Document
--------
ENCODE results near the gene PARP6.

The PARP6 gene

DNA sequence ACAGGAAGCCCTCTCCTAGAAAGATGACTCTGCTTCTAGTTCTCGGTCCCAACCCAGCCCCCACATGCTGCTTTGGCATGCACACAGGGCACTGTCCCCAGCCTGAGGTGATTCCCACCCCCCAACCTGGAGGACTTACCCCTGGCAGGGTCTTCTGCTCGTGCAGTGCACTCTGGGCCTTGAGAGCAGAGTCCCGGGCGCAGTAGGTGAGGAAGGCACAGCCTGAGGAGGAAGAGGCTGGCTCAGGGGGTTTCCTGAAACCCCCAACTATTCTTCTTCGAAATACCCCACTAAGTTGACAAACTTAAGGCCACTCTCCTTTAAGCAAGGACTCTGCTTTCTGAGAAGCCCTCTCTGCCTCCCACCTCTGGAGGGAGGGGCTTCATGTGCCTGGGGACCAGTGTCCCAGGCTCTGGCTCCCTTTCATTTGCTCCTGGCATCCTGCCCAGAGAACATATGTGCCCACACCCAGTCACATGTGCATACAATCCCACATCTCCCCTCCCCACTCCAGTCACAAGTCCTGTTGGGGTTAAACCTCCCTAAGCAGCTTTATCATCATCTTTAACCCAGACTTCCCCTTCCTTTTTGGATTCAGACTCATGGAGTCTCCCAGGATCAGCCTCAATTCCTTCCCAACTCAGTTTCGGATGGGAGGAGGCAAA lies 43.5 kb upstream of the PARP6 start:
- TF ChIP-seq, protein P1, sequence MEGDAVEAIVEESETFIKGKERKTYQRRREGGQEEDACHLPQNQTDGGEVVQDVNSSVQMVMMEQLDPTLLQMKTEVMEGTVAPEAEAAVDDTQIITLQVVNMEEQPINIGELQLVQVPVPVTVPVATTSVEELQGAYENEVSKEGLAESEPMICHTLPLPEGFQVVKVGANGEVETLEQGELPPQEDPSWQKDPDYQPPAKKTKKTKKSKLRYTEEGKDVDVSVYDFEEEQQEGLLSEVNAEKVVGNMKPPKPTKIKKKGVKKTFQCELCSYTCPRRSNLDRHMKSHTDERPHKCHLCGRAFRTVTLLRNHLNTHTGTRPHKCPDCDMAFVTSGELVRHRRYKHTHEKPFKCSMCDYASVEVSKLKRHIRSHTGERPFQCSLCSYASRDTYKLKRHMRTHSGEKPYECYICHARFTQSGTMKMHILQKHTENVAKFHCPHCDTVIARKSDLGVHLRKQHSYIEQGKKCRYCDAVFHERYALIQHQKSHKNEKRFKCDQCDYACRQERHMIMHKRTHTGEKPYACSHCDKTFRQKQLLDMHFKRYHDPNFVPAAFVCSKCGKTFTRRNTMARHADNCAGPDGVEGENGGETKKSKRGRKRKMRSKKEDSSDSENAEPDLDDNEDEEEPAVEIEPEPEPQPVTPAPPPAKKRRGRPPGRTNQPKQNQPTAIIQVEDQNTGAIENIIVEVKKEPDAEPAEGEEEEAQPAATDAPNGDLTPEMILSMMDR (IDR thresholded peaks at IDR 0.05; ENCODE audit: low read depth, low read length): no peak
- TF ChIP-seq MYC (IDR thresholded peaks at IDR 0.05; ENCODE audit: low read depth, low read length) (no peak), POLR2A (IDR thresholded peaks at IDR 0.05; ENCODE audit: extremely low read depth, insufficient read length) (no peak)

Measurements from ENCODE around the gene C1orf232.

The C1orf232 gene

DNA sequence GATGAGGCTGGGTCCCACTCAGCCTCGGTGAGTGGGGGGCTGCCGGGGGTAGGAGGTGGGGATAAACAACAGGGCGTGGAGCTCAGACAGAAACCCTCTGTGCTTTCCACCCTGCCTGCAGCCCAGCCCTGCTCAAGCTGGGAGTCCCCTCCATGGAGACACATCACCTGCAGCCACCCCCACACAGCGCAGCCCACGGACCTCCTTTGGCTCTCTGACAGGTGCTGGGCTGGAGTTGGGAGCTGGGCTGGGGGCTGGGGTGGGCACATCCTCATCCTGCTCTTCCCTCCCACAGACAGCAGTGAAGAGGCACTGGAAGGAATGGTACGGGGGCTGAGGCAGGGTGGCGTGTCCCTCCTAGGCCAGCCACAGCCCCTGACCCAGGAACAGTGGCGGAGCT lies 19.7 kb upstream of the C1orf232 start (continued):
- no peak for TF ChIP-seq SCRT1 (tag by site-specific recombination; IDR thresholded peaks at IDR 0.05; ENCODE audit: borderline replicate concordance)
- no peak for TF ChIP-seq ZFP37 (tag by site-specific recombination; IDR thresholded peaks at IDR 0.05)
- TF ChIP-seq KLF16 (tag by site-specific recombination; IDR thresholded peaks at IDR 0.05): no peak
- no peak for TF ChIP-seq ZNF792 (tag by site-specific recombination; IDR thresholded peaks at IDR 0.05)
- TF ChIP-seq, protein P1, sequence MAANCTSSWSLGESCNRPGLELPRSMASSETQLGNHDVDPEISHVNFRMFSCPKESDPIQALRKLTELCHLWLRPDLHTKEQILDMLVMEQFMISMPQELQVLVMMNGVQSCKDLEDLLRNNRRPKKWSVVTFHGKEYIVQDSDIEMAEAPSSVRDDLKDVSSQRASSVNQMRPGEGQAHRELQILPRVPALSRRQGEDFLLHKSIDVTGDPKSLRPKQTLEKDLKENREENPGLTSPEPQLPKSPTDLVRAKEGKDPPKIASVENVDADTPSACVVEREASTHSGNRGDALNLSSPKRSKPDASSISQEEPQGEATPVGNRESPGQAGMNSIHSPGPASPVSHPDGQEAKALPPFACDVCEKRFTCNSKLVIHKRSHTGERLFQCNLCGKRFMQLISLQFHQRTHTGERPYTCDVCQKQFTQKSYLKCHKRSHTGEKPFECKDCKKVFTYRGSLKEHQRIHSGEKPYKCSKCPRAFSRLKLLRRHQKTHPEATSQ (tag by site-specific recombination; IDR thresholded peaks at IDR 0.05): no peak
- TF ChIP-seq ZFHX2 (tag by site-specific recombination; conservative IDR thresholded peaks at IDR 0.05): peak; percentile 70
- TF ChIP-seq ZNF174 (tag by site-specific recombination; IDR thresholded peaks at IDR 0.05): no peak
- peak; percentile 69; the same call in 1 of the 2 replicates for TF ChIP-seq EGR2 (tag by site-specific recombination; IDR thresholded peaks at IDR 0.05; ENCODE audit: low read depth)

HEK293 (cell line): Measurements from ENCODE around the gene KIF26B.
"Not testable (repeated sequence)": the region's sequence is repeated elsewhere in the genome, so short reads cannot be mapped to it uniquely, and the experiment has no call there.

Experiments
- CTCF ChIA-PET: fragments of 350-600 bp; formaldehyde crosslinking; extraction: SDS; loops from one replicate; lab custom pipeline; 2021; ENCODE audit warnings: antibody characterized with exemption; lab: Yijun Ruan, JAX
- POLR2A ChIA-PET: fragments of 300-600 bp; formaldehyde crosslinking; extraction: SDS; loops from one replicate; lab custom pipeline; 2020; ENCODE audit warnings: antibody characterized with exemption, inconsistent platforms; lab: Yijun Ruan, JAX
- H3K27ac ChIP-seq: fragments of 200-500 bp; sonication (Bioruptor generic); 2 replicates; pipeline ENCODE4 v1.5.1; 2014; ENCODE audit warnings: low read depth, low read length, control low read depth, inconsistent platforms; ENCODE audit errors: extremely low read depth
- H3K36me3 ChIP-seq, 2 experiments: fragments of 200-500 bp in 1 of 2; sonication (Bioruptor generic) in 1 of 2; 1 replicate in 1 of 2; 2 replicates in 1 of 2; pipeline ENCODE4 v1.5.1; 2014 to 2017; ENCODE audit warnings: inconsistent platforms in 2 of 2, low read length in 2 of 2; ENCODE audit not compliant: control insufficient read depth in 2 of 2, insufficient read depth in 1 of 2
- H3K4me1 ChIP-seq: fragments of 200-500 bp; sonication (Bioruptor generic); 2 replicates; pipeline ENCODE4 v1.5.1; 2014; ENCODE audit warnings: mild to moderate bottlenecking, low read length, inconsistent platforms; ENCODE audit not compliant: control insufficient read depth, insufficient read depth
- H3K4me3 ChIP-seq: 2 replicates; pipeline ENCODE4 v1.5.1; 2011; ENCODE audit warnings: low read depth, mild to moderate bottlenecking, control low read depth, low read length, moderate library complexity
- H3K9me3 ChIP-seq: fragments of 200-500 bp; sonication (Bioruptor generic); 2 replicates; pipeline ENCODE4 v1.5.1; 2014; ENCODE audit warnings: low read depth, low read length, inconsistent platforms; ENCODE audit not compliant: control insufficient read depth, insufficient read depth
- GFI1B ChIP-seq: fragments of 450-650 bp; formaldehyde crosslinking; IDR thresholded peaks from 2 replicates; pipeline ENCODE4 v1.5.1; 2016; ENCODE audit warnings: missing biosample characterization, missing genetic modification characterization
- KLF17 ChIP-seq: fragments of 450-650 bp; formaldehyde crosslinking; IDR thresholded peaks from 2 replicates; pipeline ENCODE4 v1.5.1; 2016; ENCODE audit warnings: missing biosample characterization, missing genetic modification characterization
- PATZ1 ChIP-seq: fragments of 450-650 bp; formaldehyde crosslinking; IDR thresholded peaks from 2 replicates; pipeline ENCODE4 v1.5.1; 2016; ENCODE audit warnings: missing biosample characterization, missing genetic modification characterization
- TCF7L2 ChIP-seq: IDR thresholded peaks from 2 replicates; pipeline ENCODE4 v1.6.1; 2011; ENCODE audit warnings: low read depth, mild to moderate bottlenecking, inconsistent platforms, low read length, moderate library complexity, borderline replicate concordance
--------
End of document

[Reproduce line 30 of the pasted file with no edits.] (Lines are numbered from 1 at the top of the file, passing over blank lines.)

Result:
- TCF7L2 ChIP-seq: IDR thresholded peaks from 2 replicates; pipeline ENCODE4 v1.6.1; 2011; ENCODE audit warnings: low read depth, mild to moderate bottlenecking, inconsistent platforms, low read length, moderate library complexity, borderline replicate concordance